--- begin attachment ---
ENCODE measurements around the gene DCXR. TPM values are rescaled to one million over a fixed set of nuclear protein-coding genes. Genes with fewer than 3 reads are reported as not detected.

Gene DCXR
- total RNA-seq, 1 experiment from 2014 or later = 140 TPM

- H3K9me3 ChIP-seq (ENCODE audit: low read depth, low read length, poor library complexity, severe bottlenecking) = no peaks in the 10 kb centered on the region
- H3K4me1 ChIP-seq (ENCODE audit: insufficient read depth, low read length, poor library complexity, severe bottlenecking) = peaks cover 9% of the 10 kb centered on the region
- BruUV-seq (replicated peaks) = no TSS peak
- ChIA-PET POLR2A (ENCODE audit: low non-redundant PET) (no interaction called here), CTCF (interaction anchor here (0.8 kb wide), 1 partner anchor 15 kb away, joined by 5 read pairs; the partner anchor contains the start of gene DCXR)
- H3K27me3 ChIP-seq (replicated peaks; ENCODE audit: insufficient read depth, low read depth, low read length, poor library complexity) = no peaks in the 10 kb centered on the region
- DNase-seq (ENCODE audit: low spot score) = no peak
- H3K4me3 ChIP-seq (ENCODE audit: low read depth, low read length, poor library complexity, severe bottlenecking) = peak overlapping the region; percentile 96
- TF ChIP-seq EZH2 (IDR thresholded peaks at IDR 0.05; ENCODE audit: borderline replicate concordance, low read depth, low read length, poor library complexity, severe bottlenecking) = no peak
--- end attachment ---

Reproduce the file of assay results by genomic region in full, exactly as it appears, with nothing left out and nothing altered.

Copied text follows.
ENCODE measurements around the gene DCXR. TPM values are rescaled to one million over a fixed set of nuclear protein-coding genes. Genes with fewer than 3 reads are reported as not detected.

Gene DCXR
- total RNA-seq, 1 experiment from 2014 or later = 140 TPM

- H3K9me3 ChIP-seq (ENCODE audit: low read depth, low read length, poor library complexity, severe bottlenecking) = no peaks in the 10 kb centered on the region
- H3K4me1 ChIP-seq (ENCODE audit: insufficient read depth, low read length, poor library complexity, severe bottlenecking) = peaks cover 9% of the 10 kb centered on the region
- BruUV-seq (replicated peaks) = no TSS peak
- ChIA-PET POLR2A (ENCODE audit: low non-redundant PET) (no interaction called here), CTCF (interaction anchor here (0.8 kb wide), 1 partner anchor 15 kb away, joined by 5 read pairs; the partner anchor contains the start of gene DCXR)
- H3K27me3 ChIP-seq (replicated peaks; ENCODE audit: insufficient read depth, low read depth, low read length, poor library complexity) = no peaks in the 10 kb centered on the region
- DNase-seq (ENCODE audit: low spot score) = no peak
- H3K4me3 ChIP-seq (ENCODE audit: low read depth, low read length, poor library complexity, severe bottlenecking) = peak overlapping the region; percentile 96
- TF ChIP-seq EZH2 (IDR thresholded peaks at IDR 0.05; ENCODE audit: borderline replicate concordance, low read depth, low read length, poor library complexity, severe bottlenecking) = no peak